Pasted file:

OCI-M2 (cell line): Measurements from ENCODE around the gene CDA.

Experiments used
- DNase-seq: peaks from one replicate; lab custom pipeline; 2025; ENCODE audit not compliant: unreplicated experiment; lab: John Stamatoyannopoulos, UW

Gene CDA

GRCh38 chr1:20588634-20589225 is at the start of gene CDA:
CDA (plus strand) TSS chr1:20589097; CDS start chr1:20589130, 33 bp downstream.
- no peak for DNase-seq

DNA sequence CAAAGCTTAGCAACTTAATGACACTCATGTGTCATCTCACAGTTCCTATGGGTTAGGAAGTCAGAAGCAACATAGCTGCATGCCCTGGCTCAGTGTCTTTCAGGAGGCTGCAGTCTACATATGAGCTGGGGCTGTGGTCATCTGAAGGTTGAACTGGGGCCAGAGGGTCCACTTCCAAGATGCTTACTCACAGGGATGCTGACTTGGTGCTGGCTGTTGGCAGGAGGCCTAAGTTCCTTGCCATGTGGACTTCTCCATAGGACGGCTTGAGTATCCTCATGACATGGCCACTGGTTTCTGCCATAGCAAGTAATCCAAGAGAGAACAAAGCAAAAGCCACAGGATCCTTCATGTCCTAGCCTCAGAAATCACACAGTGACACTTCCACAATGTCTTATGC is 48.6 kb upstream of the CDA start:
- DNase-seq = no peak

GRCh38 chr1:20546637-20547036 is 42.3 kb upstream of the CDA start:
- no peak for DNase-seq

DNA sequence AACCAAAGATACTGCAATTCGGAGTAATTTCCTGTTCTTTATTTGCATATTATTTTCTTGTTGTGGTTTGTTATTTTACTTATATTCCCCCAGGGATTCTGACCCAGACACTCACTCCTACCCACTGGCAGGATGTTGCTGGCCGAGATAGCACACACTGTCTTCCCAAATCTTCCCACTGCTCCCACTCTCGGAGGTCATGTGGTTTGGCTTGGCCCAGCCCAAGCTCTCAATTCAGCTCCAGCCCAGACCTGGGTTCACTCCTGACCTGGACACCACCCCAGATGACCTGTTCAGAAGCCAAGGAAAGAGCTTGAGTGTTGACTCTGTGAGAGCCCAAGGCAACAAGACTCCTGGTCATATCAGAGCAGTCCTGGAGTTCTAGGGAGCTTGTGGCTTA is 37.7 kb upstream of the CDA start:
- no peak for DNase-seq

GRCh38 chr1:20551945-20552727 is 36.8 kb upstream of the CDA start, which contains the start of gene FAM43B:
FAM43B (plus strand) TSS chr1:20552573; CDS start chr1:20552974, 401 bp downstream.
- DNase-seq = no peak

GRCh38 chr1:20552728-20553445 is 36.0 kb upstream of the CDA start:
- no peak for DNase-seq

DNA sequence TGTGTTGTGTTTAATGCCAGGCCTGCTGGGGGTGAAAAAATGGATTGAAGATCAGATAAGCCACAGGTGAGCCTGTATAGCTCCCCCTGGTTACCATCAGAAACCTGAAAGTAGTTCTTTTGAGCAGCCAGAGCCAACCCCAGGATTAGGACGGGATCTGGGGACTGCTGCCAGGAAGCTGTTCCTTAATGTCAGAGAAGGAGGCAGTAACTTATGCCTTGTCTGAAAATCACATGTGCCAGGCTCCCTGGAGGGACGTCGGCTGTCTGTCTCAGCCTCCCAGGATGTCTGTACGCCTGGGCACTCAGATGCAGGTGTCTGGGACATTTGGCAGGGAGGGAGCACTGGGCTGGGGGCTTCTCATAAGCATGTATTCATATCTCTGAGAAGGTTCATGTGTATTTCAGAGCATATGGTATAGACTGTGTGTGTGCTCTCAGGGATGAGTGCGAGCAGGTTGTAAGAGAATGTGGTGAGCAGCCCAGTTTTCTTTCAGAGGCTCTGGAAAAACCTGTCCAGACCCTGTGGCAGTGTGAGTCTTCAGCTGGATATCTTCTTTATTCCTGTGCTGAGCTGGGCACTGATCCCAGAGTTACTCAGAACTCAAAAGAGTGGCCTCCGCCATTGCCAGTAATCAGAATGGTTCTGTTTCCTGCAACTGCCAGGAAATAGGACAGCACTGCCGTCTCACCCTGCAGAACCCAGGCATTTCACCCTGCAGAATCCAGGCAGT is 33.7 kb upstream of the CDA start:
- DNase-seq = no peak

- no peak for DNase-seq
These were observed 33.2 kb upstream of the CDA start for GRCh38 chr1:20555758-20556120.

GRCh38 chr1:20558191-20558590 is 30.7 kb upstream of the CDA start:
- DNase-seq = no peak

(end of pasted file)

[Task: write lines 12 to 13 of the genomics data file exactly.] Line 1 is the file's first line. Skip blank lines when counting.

DNA sequence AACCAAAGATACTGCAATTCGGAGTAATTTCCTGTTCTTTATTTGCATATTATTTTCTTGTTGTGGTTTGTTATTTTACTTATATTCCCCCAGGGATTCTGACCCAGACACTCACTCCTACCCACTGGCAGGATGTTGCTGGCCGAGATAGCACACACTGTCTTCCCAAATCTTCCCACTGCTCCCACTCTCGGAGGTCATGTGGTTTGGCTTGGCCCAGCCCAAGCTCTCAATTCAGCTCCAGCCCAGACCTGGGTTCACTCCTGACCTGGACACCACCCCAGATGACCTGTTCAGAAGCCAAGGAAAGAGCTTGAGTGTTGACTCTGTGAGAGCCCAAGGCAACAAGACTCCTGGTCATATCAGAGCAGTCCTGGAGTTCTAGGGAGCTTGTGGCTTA is 37.7 kb upstream of the CDA start:
- no peak for DNase-seq